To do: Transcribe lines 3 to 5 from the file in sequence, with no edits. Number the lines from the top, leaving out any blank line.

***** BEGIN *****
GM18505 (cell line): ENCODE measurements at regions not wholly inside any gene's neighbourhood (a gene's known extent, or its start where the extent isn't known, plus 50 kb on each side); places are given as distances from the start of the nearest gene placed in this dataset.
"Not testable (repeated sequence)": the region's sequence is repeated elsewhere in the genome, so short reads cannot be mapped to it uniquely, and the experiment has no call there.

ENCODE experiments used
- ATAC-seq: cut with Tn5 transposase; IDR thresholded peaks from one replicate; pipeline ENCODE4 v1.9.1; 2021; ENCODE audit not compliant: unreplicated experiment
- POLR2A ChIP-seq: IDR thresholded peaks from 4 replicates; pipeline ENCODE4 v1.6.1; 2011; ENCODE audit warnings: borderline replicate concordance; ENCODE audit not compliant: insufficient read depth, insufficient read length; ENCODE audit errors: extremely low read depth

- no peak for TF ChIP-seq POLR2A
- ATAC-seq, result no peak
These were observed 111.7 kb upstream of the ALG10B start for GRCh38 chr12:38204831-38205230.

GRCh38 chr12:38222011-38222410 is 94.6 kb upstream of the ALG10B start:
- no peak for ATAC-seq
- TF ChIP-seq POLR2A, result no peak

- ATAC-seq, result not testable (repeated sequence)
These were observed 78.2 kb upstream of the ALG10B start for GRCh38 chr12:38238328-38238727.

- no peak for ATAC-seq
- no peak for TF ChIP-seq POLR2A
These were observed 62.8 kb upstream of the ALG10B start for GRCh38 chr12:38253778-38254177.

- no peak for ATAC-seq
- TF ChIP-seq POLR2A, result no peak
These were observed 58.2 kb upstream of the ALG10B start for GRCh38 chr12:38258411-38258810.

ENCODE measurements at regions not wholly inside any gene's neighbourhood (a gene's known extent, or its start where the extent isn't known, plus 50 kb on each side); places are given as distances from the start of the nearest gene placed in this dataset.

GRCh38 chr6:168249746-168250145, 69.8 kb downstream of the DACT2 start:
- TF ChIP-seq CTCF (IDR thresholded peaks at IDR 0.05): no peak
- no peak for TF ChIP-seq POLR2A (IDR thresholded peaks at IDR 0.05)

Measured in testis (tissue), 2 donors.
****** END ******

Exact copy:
ENCODE experiments used
- ATAC-seq: cut with Tn5 transposase; IDR thresholded peaks from one replicate; pipeline ENCODE4 v1.9.1; 2021; ENCODE audit not compliant: unreplicated experiment
- POLR2A ChIP-seq: IDR thresholded peaks from 4 replicates; pipeline ENCODE4 v1.6.1; 2011; ENCODE audit warnings: borderline replicate concordance; ENCODE audit not compliant: insufficient read depth, insufficient read length; ENCODE audit errors: extremely low read depth